Estimated reading time: 7 minutes

In this post, we share an exceptional customer service leadership example witnessed a few weeks ago while we were in Tirana (Albania) to deliver the first Contact Center training jointly designed and delivered by Wow Now (Rosaria Cirillo) and EarlyBridge (Kathy van De Laar).

All CX Professionals know that Customer Service is a critical element of company success and it takes significant effort and resources to build and maintain exceptional service.

Truly customer centric companies want their customers or clients to say WOW about their service. I surely want my clients to say WOW about my services and to have their end customers say WOW too.

This is the story of how my client made me say WOW, in fact, more than one, FOUR WOWs.

The backstage story

It all started over a year ago, as I was supporting one of my clients to the design, develop and implement their NPS program and to drive improvement opportunities based on new insights gained through NPS. As part of this effort, a parallel Customer Service Benchmark Project was started, including three countries, one of which was Italy, my native country.

Part of their contact center had been outsourced two years before to an external partner in Tirana. One of the main worries of my client management team was that language skills may not be good enough, that the end customers (highly educated professionals and their staff, calling with questions ranging from payment issues to order status to subscription management) would not find the agent language good enough.

As for any project, I started with “getting grounded ” in:

  • volumes (in this case based on contact reasons),
  • NPS feedback (available for 2 of the three benchmark countries, but not for Italy),
  • my Act as Customer practice (making a purchase and go through the entire process myself) and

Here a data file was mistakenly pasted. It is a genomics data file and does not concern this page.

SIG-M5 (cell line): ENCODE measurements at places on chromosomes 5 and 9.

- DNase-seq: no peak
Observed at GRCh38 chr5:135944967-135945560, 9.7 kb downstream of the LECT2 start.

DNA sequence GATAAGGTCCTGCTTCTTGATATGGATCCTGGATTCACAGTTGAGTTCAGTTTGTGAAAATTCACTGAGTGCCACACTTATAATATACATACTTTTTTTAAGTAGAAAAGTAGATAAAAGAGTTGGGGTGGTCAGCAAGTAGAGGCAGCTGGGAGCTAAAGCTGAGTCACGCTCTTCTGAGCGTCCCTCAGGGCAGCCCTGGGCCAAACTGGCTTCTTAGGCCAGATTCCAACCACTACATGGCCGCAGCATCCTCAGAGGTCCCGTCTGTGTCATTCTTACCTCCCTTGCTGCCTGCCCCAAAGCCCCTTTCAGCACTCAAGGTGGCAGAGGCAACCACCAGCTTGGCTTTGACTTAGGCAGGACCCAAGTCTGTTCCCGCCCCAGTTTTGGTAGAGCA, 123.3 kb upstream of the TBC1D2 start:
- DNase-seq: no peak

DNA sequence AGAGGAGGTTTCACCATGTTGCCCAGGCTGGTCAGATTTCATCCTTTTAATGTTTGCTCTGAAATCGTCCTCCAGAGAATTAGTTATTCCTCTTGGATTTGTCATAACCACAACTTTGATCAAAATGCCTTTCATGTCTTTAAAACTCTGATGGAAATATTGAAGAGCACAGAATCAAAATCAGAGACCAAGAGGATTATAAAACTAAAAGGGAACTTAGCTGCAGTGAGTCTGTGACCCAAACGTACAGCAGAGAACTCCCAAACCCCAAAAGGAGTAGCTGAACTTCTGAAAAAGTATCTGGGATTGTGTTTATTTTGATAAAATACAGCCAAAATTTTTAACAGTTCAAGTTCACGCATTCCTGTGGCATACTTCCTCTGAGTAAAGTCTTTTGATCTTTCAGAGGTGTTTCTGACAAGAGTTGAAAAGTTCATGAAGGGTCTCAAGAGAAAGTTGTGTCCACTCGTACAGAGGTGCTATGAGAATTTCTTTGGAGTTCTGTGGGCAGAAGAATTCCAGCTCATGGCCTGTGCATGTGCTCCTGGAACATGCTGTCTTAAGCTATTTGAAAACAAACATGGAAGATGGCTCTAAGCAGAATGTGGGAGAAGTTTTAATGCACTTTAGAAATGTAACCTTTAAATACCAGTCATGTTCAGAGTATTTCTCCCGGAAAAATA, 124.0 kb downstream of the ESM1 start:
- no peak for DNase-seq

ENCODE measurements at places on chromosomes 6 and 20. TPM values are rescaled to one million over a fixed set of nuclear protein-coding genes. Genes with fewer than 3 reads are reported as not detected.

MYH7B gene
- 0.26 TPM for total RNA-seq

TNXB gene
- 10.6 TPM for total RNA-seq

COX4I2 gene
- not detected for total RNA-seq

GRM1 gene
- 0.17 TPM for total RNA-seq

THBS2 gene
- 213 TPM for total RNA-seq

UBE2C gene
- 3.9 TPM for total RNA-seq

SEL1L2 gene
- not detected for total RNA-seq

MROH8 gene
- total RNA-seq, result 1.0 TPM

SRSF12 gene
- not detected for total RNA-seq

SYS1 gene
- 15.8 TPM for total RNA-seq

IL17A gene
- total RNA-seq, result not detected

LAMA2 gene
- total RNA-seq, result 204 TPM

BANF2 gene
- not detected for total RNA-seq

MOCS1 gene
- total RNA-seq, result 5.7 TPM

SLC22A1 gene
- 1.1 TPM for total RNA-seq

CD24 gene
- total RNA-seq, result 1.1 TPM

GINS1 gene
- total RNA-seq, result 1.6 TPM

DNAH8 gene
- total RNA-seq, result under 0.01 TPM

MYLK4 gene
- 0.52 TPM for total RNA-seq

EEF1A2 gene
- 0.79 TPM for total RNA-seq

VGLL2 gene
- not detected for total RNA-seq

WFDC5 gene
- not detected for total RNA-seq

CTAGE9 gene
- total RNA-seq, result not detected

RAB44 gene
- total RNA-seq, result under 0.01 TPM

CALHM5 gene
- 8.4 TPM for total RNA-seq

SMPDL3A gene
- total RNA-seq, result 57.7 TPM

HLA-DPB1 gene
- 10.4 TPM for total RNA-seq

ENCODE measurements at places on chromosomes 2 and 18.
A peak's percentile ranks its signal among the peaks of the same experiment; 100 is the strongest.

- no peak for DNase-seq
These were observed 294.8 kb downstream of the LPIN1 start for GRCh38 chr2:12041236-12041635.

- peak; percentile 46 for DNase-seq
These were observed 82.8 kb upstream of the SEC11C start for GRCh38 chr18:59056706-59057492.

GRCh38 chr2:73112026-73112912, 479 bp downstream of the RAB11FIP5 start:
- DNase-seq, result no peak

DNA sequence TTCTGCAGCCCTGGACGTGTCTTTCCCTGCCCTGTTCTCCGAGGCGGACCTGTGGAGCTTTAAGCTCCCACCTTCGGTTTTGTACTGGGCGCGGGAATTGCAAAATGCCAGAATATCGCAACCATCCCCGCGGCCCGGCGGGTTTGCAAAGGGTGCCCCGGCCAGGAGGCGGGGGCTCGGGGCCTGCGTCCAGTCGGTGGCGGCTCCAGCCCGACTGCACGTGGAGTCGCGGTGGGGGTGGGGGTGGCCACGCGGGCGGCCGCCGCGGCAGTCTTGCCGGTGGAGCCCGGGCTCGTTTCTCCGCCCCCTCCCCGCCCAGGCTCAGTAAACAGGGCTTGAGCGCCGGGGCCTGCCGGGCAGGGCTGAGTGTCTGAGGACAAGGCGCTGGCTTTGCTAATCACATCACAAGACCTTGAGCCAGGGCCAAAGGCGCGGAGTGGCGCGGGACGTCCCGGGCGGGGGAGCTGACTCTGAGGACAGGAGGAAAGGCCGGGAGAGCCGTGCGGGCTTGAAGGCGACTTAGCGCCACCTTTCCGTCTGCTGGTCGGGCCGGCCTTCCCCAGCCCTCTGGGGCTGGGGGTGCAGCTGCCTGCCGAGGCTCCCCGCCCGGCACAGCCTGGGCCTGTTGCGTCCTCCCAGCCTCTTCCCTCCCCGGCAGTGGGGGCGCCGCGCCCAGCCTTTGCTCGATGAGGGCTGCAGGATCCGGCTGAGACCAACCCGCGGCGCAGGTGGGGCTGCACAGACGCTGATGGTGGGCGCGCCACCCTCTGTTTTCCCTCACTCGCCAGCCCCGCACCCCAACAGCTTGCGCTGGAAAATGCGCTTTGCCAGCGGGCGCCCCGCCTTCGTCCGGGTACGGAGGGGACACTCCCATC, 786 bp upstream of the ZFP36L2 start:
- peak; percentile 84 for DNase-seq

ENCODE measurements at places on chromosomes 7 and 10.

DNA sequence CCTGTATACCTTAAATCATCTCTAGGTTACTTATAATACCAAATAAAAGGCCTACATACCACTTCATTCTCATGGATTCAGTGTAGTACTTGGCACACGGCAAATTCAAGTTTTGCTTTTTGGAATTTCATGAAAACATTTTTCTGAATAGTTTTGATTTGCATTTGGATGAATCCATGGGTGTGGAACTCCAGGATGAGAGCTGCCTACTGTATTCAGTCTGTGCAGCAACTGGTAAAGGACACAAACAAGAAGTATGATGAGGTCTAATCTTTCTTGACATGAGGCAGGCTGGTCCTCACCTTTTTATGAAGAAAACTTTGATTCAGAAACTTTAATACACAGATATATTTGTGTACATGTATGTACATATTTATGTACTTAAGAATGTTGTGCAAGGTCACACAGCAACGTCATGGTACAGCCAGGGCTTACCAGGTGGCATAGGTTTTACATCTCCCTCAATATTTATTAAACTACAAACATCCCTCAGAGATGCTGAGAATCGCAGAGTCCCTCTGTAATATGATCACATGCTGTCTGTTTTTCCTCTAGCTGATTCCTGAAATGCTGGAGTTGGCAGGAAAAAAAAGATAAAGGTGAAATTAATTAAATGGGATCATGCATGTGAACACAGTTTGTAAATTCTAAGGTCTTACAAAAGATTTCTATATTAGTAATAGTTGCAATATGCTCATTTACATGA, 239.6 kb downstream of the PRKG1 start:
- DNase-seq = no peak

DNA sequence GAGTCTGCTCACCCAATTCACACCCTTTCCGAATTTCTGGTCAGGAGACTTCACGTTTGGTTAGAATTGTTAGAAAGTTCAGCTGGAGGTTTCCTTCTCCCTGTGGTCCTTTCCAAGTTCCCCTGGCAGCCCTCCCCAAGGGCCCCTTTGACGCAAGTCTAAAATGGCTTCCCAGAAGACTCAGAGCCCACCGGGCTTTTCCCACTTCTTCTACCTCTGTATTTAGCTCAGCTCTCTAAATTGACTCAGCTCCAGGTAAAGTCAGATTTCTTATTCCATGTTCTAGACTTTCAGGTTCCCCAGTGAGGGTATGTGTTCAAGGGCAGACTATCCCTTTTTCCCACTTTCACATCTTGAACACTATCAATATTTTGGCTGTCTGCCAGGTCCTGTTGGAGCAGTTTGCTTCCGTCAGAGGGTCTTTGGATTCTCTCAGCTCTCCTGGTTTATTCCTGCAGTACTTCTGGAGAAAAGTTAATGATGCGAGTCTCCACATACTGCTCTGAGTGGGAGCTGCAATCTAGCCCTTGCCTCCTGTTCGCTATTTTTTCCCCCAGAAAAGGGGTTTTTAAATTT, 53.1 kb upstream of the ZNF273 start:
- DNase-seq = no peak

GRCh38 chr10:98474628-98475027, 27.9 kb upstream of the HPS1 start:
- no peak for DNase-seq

• my direct “Listening tocalls” practice (the one input every single company has available and yet is still so underestimated and underutilised).

During my evaluation of the call handling skills, I noted an excellent level of quality for the language proficiency, process knowledge, professionalism and courtesy.  I was struck by the fact that I could hardly tell whether the agents were native or not. I noticed, however, that they sounded like a recorded machine, so the next improvement opportunity was certainly to develop empathy and connection skills with customers.

By better recognizing and acknowledging customer emotions in the call, the call center agents would be able to handle the calls more effectively, improve their resolution capabilities and leave customers with a more positive impression.

The management team took my feedback very openly, and pro-actively started considering and evaluating training opportunities internally and externally (through me and other options), adding it into budget and planning (something which is not exactly straightforward when you need to get 35 customer service agents off-line for a day of training)

 

The 4 WOWs my client made me say